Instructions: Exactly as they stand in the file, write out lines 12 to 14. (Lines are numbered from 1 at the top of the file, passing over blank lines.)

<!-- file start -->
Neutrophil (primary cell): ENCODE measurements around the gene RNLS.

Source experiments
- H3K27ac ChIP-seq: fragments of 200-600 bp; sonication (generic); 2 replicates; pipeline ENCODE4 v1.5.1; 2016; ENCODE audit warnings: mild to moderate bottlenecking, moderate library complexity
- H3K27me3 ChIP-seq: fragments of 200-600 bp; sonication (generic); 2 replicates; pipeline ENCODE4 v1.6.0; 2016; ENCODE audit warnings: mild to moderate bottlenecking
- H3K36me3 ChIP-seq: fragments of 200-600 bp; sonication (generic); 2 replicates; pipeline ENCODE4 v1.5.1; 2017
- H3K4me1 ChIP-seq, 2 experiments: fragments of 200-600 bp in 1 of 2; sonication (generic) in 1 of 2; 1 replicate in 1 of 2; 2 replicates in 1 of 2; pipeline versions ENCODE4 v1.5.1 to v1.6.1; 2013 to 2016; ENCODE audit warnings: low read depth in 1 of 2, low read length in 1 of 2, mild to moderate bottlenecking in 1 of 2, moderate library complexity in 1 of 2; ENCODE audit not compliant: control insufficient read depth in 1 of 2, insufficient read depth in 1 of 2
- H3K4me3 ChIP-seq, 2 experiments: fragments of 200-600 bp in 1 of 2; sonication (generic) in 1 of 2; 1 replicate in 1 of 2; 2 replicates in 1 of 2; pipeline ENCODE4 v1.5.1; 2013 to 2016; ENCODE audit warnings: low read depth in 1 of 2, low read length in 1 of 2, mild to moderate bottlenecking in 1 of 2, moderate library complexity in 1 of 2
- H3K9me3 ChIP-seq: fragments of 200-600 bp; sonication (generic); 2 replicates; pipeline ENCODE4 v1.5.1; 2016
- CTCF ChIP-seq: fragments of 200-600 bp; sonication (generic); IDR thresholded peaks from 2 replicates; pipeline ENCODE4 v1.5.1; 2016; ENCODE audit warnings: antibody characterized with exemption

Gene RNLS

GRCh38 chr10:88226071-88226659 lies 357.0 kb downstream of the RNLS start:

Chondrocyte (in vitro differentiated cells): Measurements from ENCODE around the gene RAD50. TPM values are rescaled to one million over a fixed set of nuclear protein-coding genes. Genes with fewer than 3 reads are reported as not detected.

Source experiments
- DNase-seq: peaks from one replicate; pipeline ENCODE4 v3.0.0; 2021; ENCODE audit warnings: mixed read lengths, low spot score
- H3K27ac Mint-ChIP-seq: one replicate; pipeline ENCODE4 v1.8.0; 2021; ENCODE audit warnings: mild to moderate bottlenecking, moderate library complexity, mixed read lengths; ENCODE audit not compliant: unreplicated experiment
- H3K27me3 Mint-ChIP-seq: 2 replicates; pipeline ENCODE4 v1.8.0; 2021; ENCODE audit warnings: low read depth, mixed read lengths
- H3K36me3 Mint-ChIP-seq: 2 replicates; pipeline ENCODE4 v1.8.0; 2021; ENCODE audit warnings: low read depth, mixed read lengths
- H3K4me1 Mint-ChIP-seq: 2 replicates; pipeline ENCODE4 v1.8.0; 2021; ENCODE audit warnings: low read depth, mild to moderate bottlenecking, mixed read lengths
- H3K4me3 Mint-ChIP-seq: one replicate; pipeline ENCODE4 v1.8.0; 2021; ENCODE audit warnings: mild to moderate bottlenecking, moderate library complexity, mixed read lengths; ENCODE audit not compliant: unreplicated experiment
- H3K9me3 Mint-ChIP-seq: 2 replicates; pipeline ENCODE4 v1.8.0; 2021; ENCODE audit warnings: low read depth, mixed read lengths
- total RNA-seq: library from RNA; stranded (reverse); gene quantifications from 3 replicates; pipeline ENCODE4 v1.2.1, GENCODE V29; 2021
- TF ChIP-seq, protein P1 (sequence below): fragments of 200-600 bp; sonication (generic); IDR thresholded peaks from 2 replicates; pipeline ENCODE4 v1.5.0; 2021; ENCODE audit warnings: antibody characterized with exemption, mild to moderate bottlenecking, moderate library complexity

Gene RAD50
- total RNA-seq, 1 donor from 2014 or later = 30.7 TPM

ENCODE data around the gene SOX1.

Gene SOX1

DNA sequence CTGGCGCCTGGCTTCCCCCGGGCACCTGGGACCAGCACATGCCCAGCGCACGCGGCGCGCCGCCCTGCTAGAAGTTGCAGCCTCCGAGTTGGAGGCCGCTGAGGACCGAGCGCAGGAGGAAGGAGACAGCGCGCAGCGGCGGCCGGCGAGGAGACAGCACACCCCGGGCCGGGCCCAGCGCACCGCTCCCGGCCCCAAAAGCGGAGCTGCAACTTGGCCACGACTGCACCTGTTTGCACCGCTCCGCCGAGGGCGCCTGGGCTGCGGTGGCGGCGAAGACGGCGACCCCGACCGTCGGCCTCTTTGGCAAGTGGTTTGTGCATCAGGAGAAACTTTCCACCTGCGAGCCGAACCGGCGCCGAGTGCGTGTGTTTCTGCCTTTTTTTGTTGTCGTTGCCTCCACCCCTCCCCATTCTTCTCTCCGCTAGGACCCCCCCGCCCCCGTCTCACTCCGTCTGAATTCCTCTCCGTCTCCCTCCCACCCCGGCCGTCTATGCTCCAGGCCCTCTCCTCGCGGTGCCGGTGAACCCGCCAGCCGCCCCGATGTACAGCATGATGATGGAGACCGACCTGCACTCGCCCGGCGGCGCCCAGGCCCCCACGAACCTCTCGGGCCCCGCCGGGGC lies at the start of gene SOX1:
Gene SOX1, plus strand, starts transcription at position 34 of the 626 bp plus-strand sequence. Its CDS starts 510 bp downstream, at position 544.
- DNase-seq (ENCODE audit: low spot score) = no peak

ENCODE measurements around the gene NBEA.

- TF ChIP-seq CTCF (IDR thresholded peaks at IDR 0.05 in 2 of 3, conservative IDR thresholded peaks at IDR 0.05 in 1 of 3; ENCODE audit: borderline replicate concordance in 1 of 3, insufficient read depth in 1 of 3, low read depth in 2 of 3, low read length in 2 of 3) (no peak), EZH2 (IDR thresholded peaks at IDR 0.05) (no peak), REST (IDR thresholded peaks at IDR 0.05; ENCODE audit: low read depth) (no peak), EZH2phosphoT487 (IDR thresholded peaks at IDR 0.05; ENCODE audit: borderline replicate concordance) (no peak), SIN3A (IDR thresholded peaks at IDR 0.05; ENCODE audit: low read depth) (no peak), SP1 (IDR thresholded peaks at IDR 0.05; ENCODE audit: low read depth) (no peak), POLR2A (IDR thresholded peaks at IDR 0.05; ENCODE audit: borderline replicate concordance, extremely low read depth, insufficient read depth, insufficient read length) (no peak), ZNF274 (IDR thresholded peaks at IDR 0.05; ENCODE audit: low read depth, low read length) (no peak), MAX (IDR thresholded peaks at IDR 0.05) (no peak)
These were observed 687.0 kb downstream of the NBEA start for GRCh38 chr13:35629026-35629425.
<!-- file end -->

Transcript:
Chondrocyte (in vitro differentiated cells): Measurements from ENCODE around the gene RAD50. TPM values are rescaled to one million over a fixed set of nuclear protein-coding genes. Genes with fewer than 3 reads are reported as not detected.

Source experiments
- DNase-seq: peaks from one replicate; pipeline ENCODE4 v3.0.0; 2021; ENCODE audit warnings: mixed read lengths, low spot score